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John Grant :: Turning Pain Into Beautiful Music

by Jim Provenzano
Sunday May 25, 2014
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John Grant
John Grant  

Joni Mitchell may have sung that laughing and crying are the same release, but with the songs of John Grant, both can be experienced simultaneously. With equal parts whimsy and melancholy, the openly gay singer tells of heartache, confusion and fragments of joy with a unique sense of humanity.

As open about being gay as he is about being sober, Grant’s new album "Pale Green Ghosts" contemplates personal battles and even recovery hallucinations with a deft combination of electronic-tinged folk stylings.

This is Grant’s first tour in big venues opening for Elbow. Later this year, he’ll headline a European series of venues, then return to the U.S. for several gigs in October.

"I know several people that know the band," said Grant in a phone interview. "I’m a fan as well, and I’m pretty excited about it, and to be back in my home, so to speak."

That’s because he spoke from his home in Reykjavik, Iceland, where Grant has lived for about two years. Asked about his grasp of the Icelandic language, Grant said, "It’s coming along. It’s definitely the hardest so far."

Grant, 42, speaks several languages, but admitted, "My brain is not as soft and malleable as it used to be. It’ll take me a while. I love to speak other languages. Icelandic is Germanic, like all Scandanavian languages, and has a lot in common with Danish. Icelanders have no problem understanding Swedish or Danish."

Grant mentioned Feroese, a dialect spoken on the small Faroe Islands between Denmark and Iceland, where an ancient Old Norse mixture of languages goes back centuries.

"They’ve been isolated on that little island, so the language has become preserved and complicated," Grant said with a tone of admiration.

Asked if he’d consider performing or writing songs in other languages, Grant said he has performed other songs in German and Icelandic. "I definitely want to do more of that, but I’m a bit of a perfectionist. I want my pronunciation to be perfect."

Then Grant shifted gears, as in one of his songs, saying, "Or maybe I just need to get over it and have fun, like with Russian."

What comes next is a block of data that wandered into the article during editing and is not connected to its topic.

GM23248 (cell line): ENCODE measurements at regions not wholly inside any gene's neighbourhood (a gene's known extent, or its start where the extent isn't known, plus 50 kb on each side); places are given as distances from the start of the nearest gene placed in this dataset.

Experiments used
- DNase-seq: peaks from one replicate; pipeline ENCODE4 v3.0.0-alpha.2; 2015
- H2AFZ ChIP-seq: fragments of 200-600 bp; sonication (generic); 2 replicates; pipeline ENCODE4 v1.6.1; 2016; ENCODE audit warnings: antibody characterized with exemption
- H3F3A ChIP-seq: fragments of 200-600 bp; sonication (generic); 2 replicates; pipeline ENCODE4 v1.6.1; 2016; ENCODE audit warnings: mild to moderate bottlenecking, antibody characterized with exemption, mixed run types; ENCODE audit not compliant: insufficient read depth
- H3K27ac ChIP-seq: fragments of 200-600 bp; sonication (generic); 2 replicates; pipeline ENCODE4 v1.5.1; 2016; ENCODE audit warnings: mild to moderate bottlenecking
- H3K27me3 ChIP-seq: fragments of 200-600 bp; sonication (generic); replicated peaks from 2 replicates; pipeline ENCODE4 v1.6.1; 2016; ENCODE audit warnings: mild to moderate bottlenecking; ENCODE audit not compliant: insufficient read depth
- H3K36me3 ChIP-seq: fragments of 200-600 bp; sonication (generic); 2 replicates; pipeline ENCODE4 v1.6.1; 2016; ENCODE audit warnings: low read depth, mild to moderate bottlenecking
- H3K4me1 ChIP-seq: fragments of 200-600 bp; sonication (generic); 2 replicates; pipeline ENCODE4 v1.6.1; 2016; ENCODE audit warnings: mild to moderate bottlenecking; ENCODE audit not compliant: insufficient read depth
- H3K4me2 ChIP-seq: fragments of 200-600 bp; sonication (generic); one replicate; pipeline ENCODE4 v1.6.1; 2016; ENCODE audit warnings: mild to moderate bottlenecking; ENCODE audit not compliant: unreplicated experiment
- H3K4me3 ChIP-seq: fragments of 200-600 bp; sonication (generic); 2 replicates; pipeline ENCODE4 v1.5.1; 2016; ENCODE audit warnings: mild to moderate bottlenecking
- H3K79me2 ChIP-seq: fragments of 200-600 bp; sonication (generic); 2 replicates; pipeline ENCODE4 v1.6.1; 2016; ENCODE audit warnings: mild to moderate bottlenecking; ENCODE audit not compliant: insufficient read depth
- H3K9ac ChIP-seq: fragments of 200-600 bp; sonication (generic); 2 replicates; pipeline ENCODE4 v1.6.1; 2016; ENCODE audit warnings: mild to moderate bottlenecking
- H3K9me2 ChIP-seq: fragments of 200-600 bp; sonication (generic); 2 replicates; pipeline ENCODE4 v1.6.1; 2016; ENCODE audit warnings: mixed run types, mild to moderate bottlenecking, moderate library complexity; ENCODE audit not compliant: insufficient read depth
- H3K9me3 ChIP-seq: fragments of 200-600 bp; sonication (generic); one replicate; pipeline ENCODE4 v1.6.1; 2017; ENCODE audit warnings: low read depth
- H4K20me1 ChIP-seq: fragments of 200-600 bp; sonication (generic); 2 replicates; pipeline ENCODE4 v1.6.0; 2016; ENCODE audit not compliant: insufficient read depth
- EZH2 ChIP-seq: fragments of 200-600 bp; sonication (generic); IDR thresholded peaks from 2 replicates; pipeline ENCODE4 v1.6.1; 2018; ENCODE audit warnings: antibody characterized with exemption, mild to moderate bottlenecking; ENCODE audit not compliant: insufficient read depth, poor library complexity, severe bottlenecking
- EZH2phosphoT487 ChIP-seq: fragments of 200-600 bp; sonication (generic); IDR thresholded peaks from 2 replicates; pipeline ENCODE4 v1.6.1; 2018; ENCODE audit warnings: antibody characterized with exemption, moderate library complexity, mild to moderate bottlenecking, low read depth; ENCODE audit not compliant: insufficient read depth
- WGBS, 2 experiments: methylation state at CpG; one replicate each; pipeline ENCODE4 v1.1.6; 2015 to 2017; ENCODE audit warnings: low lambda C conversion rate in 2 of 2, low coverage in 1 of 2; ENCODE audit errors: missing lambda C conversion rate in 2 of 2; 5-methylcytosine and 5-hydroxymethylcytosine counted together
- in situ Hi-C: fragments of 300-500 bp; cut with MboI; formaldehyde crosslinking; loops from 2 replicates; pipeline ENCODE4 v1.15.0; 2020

Grant studied piano since childhood, and gained what he called a "passable" ability to play Rachmaninoff. That’s just one of many autobiographical layers in his music.

Seeing Sounds

Fans of Grant’s music videos should surely know of the astounding film montage by Jonathan Caouette that accompanies his song "Glacier." With film clips and images of LGBT people and media depictions from the silent film era through the recent Bradley/Chelsea Manning protests, the film encapsulates our community’s glacial shift toward equal rights. Grant’s sometime touring partner, keyboardist Chris Pemberton, plays the gorgeous piano coda at the song’s finale.




Grant’s other collaborations have included songs with Sinead O’Connor. His songs were also included in the score of film director Michael Lannan’s gay-themed "Weekend" and episodes of his HBO series "Looking."

Another of Grant’s music videos, "I Try to Talk to You," a collaboration with Hercules and Love Affair, offers a modern dance interpretation of a troubled gay relationship, directed by David Wilson. But that interpretation is open to, well, interpretation.

"The director was coming at it as a dialogue with someone else. But when I wrote that song with Andy, doing the lyrics, I was thinking more in terms of having a dialogue with myself. You can look at it as a guy dancing with another guy, struggling to have a relationship, or the two men are parts of one man."

But when Grant wrote the song, he said he was coming to terms with his HIV-positive diagnosis.

"I asked myself, ’Why, after I took the trouble to get sober and get rid of the destructive things in my life, did this happen?’ " he said. "I wanted to explore more what the hell has been bothering me, my getting to the bottom of my fear and inability. Why did I do this? It was about taking responsibility for what happened, dealing with it and getting on with it. I had to forgive myself and move on. At the end of the day, one has to simply accept it."